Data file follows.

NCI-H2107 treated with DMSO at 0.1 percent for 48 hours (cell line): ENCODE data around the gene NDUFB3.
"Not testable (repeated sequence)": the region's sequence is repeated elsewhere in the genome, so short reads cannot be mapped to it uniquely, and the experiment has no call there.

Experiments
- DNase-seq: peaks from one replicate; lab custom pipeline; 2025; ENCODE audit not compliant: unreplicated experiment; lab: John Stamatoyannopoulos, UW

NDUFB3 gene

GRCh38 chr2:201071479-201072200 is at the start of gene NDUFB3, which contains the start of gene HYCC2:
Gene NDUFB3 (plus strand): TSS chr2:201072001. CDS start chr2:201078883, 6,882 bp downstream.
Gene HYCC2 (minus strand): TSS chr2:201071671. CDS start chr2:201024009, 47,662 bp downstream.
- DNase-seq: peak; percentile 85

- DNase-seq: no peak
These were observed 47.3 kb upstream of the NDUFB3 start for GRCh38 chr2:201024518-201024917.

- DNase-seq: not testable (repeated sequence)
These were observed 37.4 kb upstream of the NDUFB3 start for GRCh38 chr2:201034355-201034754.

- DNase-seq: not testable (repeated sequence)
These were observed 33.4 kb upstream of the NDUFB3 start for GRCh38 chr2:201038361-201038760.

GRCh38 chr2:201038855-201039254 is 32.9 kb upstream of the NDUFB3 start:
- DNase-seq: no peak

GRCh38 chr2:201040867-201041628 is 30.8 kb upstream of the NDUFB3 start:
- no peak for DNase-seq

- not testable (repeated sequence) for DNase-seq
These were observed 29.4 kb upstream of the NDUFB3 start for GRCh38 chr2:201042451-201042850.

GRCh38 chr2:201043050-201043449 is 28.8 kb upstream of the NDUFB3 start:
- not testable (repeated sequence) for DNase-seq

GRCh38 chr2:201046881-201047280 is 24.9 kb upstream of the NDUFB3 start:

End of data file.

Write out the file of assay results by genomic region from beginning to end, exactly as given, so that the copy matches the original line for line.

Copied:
NCI-H2107 treated with DMSO at 0.1 percent for 48 hours (cell line): ENCODE data around the gene NDUFB3.
"Not testable (repeated sequence)": the region's sequence is repeated elsewhere in the genome, so short reads cannot be mapped to it uniquely, and the experiment has no call there.

Experiments
- DNase-seq: peaks from one replicate; lab custom pipeline; 2025; ENCODE audit not compliant: unreplicated experiment; lab: John Stamatoyannopoulos, UW

NDUFB3 gene

GRCh38 chr2:201071479-201072200 is at the start of gene NDUFB3, which contains the start of gene HYCC2:
Gene NDUFB3 (plus strand): TSS chr2:201072001. CDS start chr2:201078883, 6,882 bp downstream.
Gene HYCC2 (minus strand): TSS chr2:201071671. CDS start chr2:201024009, 47,662 bp downstream.
- DNase-seq: peak; percentile 85

- DNase-seq: no peak
These were observed 47.3 kb upstream of the NDUFB3 start for GRCh38 chr2:201024518-201024917.

- DNase-seq: not testable (repeated sequence)
These were observed 37.4 kb upstream of the NDUFB3 start for GRCh38 chr2:201034355-201034754.

- DNase-seq: not testable (repeated sequence)
These were observed 33.4 kb upstream of the NDUFB3 start for GRCh38 chr2:201038361-201038760.

GRCh38 chr2:201038855-201039254 is 32.9 kb upstream of the NDUFB3 start:
- DNase-seq: no peak

GRCh38 chr2:201040867-201041628 is 30.8 kb upstream of the NDUFB3 start:
- no peak for DNase-seq

- not testable (repeated sequence) for DNase-seq
These were observed 29.4 kb upstream of the NDUFB3 start for GRCh38 chr2:201042451-201042850.

GRCh38 chr2:201043050-201043449 is 28.8 kb upstream of the NDUFB3 start:
- not testable (repeated sequence) for DNase-seq

GRCh38 chr2:201046881-201047280 is 24.9 kb upstream of the NDUFB3 start: